Algorithms for NP-hard Optimization Problems and Cluster Analysis
|The set cover problem, weighted set cover problem, minimum dominating set problem and minimum weighted dominating set problem are all classical NP-hard optimization problems of great importance in both theory and real applications. Since the exact algorithms, which require exhaustive exploration of exponentially many options, are infeasible in practice, approximation algorithms and heuristic algorithms are widely used to find reasonably good solutions in polynomial time. I propose novel algorithms for these problems. My algorithms for the weighted set cover and minimum weighted dominating set problems are based on a three-step strategy. For the weighted set cover problem, in the first step, we reserve the sets indispensable for the optimal solution and reduce the problem size. In the second step, we build a robust solution with a novel greedy heuristic. Sets are iteratively selected according to a measure which integrates the weight, the coverage gain for the current iteration and the global coverage capacity of each set. It favors the sets that have smaller weights and better extend or consolidate the coverage, especially on the items that are contained in less sets. Since the obtained solution tends to have a robust coverage, in the third step, we further improve it by removing the redundant sets in an efficient way. For the minimum weighted dominating set problem, we first reserve the indispensable vertices for the optimal solution. Then we convert it into a weighted set cover problem to solve it. These two algorithms can be used to solve the set cover problem and minimum dominating set problem by simply considering all the sets or vertices as having the same weights. Extensive experimental evaluations on a large number of synthetic and real-world set cover instances and graphs from many domains demonstrate the superiority of my algorithms over state-of-the-art. Cluster analysis is a fundamental problem in data analysis, and has extensive applications in artificial intelligence, statistics and even in social sciences. The goal is to partition the data objects into a set of groups (clusters) such that objects in the same group are similar, while objects in different groups are dissimilar. Most of the existing algorithms for clustering are designed to handle data with only one type of attributes, e.g. continuous, categorical or ordinal. Mixed data clustering has received relatively less attention, despite the fact that data with mixed types of attributes are common in real applications. I propose a novel affinity learning based framework for mixed data clustering, which includes: how to process data with mixed-type attributes, how to learn affinities between data points, and how to exploit the learned affinities for clustering. In the proposed framework, each original data attribute is represented with several abstract objects defined according to the specific data type and values. Each attribute value is transformed into the initial affinities between the data point and the abstract objects of attribute. I refine these affinities and infer the unknown affinities between data points by taking into account the interconnections among the attribute values of all data points. The inferred affinities between data points can be exploited for clustering. Alternatively, the refined affinities between data points and the abstract objects of attributes can be transformed into new data features for clustering. Experimental results on many real world data sets demonstrate that the proposed framework is effective for mixed data clustering. This work was published in our IJCAI 2017 paper Li & Latecki (2017). Clustering aggregation, also known as consensus clustering or clustering ensemble, aims to find a single superior clustering from a number of input clusterings obtained by different algorithms with different parameters. I formulate clustering aggregation as a special instance of the maximum-weight independent set (MWIS) problem. For a given data set, an attributed graph is constructed from the union of the input clusterings. The vertices, which represent the distinct clusters, are weighted by an internal index measuring both cohesion and separation. The edges connect the vertices whose corresponding clusters overlap. Intuitively, an optimal aggregated clustering can be obtained by selecting an optimal subset of non-overlapping clusters partitioning the data set together. I formalize this intuition as the MWIS problem on the attributed graph, i.e., finding the heaviest subset of mutually non-adjacent vertices. This MWIS problem exhibits a special structure. Since the clusters of each input clustering form a partition of the dataset, the vertices corresponding to each clustering form a maximal independent set (MIS) in the attributed graph. I propose a variant of simulated annealing method that takes advantage of this special structure. My algorithm starts from each MIS, which is close to a distinct local optimum of the MWIS problem, and utilizes a local search heuristic to explore its neighborhood in order to find the MWIS. Extensive experiments on many challenging data sets show that both my algorithm for the maximum-weight independent set problem and my approach to the application of clustering aggregation achieve good performance. This work was published in our NIPS 2012 paper Li & Latecki (2012). Some new results were published in our IJCAI 2017 paper Fan et al. (2017).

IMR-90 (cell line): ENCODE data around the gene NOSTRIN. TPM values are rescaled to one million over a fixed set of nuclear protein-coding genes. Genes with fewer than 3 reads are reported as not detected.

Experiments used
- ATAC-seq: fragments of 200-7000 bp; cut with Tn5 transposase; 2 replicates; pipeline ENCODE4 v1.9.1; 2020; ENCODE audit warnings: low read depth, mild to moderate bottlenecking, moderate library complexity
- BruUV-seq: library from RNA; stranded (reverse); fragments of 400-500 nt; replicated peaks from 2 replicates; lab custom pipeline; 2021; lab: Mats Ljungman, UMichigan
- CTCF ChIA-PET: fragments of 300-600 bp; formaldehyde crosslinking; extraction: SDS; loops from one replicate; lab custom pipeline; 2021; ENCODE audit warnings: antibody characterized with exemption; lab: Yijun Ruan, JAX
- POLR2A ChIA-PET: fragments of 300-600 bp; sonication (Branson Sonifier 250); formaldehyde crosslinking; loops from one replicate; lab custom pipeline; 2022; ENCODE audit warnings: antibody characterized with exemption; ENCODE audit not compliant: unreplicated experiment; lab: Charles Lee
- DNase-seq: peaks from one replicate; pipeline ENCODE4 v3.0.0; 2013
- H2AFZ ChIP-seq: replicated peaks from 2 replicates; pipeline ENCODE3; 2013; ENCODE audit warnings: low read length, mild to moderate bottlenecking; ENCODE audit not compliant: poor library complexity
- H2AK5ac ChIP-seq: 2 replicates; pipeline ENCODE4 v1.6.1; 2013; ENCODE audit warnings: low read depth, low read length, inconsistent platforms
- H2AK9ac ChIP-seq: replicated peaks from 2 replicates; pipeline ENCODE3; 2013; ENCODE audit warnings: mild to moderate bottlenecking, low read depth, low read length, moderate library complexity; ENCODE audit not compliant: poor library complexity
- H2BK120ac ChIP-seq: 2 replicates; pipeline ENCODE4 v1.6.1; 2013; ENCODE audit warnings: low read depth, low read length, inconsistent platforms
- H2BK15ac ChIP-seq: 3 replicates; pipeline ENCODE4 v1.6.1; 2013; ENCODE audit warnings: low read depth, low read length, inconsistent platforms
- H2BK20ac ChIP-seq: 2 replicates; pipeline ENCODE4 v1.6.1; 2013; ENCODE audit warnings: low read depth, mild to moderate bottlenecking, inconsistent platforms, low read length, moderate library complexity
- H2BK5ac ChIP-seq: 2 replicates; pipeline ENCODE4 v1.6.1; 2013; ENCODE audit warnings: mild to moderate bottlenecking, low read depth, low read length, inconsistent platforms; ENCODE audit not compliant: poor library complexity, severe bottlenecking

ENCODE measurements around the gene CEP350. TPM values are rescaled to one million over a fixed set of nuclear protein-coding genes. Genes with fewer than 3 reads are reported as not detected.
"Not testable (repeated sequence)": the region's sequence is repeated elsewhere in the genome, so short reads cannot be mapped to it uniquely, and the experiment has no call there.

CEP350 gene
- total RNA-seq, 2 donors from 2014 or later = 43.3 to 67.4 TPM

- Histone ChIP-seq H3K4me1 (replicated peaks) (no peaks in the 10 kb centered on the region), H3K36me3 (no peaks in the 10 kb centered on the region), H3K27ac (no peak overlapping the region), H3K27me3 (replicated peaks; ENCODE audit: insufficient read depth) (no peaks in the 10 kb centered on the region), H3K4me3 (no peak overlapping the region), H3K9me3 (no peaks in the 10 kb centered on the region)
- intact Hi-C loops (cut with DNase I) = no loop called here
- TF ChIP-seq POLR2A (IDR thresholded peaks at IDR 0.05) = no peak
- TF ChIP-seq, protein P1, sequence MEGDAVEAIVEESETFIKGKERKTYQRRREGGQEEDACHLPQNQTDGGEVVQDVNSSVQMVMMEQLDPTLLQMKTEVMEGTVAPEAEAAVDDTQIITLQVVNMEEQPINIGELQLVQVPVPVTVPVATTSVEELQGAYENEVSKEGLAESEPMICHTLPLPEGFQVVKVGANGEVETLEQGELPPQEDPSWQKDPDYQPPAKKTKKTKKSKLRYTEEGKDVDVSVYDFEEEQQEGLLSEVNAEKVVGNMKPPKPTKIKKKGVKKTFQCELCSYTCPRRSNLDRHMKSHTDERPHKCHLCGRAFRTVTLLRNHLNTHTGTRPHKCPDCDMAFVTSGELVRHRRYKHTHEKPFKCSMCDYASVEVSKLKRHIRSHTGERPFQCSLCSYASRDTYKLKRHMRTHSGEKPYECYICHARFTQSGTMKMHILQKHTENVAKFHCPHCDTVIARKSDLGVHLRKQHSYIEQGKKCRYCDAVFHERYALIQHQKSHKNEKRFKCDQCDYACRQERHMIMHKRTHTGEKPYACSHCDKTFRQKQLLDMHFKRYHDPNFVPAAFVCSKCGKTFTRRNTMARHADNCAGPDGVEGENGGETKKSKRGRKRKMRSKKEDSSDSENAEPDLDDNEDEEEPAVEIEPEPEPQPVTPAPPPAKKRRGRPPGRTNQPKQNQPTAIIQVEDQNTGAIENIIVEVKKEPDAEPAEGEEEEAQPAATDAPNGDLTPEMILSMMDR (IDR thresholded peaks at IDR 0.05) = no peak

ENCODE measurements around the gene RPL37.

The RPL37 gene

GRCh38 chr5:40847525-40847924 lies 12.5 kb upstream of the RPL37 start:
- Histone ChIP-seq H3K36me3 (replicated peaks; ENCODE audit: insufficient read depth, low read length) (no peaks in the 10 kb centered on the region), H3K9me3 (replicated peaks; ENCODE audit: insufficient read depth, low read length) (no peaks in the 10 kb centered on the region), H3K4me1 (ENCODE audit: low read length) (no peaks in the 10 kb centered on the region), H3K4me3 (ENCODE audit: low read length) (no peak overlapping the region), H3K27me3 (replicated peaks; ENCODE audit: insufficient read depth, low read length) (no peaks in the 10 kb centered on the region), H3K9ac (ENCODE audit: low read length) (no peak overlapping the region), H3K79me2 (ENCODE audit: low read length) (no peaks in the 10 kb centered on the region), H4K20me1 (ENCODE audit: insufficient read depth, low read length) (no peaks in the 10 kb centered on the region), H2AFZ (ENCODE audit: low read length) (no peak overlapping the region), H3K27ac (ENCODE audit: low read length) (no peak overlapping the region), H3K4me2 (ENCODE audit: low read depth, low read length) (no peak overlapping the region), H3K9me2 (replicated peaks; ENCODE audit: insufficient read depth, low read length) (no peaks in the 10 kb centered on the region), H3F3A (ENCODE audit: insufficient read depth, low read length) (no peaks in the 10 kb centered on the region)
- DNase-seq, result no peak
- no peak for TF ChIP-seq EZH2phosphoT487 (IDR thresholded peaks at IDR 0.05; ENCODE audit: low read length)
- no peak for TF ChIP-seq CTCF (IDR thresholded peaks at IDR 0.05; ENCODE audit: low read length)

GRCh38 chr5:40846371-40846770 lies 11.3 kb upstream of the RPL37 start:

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|Algorithms for NP-hard Optimization Problems and Cluster Analysis
|Computer and Information Science
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